Drug-drug interactions (DDIs) are common in patients taking hepatitis C virus (HCV) medications, and the involvement of a clinical pharmacist could benefit the interdisciplinary hepatology team, researchers reported in the World Journal of Gastroenterology.

Jacob A. Langness, from the University of Colorado Hospital in Aurora, and colleagues sought to quantify DDI use in patients who were prescribed HCV treatment, interventions that were conducted, and the time required to complete these steps. A clinical pharmacist screened for DDIs in patients who were prescribed direct acting antiviral (DAA) HCV treatment between November 2013 and July 2015 at the University of Colorado Hepatology Clinic. Treatment included ledipasvir/sofosbuvir (LDV/SOF), paritaprevir/ritonavir/ombitasvir/dasabuvir (OBV/PTV/r + DSV), simeprevir/sofosbuvir (SIM/SOF), and sofosbuvir/ribavirin (SOF/RBV). The researchers then conducted a retrospective analysis to review the work performed by the clinical pharmacist.

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A total of 664 patients (83.4% Caucasian; 57% male; average age, 56.7 years) were identified — 369 were taking LDV/SOF, 48 were taking OBV/PTV/r + DSV, 114 were taking SIM/SOF, and 133 were taking SOF/RBV. The majority (51.5%) of patients had cirrhosis.

The researchers reviewed 5,217 medications (7.86 medications per patient), and 781 interactions were identified (1.18 interactions per patient). The number of interactions was the lowest for patients in the SOF/RBV group (0.17 interactions per patient) and highest for the OBV/PTV/r + DSV group (2.48 interactions per patient). The LDV/SOF and SIM/SOF groups had a comparable number of interactions (1.28 and 1.48 interactions per patient, respectively).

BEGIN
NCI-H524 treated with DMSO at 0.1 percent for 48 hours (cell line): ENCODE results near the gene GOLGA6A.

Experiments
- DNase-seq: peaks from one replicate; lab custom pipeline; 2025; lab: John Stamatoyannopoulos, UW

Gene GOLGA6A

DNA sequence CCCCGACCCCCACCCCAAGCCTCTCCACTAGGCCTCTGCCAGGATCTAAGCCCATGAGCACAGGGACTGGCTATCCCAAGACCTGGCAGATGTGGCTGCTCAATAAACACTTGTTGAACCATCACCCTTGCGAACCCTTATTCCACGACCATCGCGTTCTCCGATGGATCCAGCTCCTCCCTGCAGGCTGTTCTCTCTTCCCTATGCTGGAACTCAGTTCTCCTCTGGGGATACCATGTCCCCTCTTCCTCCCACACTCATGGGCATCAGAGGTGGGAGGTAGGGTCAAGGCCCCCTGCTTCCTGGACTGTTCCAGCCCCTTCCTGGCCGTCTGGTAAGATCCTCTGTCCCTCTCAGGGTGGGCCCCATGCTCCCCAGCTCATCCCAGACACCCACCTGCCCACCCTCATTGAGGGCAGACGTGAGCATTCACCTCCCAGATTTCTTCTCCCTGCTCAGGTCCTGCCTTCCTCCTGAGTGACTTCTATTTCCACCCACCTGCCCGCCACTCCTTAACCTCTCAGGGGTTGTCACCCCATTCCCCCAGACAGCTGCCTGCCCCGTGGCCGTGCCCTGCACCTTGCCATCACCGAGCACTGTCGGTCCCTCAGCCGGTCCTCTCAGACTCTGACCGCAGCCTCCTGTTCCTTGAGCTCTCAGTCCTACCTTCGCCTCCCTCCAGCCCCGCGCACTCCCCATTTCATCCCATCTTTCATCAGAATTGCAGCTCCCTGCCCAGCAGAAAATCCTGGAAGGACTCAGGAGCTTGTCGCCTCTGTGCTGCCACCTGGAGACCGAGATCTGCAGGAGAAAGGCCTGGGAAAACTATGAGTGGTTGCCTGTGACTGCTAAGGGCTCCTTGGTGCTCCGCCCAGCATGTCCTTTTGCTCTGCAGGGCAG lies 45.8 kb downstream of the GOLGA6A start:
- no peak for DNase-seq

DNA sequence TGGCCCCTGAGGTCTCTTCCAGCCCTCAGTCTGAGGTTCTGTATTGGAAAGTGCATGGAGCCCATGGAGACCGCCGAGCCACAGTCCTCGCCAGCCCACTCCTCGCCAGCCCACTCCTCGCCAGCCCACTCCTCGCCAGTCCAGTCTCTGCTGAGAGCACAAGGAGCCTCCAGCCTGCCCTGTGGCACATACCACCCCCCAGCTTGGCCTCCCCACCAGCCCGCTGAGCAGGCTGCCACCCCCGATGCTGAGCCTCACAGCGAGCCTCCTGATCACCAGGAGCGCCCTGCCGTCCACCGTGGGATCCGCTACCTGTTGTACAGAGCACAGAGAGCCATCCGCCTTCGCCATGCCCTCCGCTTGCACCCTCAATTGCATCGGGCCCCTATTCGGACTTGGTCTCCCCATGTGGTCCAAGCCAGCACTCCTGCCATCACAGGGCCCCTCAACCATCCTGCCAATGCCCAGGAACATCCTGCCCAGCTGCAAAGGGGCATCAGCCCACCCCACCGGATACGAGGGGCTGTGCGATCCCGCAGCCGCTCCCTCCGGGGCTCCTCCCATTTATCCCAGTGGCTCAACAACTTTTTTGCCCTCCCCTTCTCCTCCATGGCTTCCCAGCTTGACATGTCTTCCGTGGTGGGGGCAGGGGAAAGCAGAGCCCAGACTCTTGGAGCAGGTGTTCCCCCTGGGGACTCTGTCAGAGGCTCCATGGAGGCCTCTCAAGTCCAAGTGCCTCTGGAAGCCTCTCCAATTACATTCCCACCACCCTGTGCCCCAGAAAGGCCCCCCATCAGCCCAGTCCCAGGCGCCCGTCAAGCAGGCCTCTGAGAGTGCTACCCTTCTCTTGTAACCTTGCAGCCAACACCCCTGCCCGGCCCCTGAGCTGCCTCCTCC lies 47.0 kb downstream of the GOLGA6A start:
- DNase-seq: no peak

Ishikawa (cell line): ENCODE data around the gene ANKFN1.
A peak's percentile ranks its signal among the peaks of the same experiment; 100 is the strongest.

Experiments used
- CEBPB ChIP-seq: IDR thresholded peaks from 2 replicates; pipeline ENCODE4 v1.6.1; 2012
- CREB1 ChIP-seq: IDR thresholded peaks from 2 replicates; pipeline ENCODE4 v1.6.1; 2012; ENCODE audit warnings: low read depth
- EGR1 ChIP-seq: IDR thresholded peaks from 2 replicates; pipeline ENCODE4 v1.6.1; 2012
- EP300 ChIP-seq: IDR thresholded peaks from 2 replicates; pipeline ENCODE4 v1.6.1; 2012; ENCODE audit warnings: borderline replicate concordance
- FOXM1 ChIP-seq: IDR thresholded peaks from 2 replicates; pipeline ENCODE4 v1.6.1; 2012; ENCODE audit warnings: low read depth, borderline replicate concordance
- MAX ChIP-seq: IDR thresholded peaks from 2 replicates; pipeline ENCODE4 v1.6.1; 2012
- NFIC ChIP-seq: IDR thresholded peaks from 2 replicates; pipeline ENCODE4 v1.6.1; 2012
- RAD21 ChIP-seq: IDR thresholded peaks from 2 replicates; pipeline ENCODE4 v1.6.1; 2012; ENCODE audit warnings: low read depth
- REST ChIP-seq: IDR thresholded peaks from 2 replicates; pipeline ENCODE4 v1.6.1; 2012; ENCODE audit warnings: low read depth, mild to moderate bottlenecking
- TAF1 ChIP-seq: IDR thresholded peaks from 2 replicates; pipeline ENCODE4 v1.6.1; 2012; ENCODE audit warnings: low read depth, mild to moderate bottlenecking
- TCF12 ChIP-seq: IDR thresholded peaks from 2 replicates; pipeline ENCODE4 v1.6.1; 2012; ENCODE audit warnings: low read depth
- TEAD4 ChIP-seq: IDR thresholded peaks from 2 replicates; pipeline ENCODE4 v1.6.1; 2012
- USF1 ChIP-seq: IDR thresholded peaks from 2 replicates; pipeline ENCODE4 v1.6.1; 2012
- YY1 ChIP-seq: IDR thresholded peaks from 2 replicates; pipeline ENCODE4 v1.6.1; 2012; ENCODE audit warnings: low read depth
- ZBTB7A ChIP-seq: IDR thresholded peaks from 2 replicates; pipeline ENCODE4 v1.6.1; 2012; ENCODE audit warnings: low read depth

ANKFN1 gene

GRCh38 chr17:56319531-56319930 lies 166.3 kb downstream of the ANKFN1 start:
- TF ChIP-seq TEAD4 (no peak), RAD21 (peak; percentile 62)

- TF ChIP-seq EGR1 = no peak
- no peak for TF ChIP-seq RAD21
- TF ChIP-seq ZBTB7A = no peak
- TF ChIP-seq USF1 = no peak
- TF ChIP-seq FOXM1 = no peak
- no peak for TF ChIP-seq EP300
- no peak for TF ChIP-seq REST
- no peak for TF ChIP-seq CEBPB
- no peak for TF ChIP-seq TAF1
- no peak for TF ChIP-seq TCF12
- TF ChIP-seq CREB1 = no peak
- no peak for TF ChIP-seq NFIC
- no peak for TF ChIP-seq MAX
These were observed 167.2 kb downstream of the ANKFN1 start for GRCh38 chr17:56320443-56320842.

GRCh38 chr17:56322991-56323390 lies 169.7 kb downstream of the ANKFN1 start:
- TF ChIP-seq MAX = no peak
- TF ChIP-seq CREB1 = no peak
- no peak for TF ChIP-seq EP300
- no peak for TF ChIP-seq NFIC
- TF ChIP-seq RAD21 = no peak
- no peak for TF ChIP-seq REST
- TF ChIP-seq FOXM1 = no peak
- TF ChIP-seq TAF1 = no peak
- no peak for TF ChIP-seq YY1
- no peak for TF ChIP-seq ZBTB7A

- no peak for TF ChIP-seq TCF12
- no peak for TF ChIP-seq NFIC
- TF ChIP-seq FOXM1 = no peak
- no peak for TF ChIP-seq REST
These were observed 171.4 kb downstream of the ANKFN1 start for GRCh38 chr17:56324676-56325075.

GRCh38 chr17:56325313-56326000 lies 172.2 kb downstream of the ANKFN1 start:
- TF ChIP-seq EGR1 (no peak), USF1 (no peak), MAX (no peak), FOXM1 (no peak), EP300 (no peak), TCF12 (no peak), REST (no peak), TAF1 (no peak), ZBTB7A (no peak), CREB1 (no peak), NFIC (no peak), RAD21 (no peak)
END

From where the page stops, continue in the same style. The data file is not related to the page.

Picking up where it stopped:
Gastric acid modifiers and vitamin/herbal supplements were common causes of interactions with LDV/SOF. Hypertensive agents, analgesics, and psychiatric medications were frequent causes of interactions with OBV/PTV/r + DSV and SIM/SOF. For managing these interactions, the pharmacists most frequently recommended discontinuing the medication (28.9%), increasing monitoring for toxicities (24.1%), or separating administration times (18.2%). The pharmacist’s chart review for each patient usually took about 30 minutes, with additional time needed for patients with more complex conditions.

“DDIs are common in patients prescribed HCV medications, and the involvement of a clinical pharmacist can be beneficial to the interdisciplinary hepatology team,” stated the researchers. “Identification and management of DDIs is resource intensive and requires medication adjustments and increased monitoring. Clinical pharmacists can encourage preventive measures on reducing HCV transmission, increase education adherence, assist in initiating HCV treatment, assist in monitoring clinical and adverse effects, and facilitate medication acquisition.”


  1. Langness JA, Nguyen M, Wieland A, Everson GT, and Kiser JJ. Optimizing hepatitis C virus treatment through pharmacist interventions: Identification and management of drug-drug interactions. World J Gastroenterol. 2017; 23(9):1618–1626. doi:10.3748/wjg.v23.i9.1618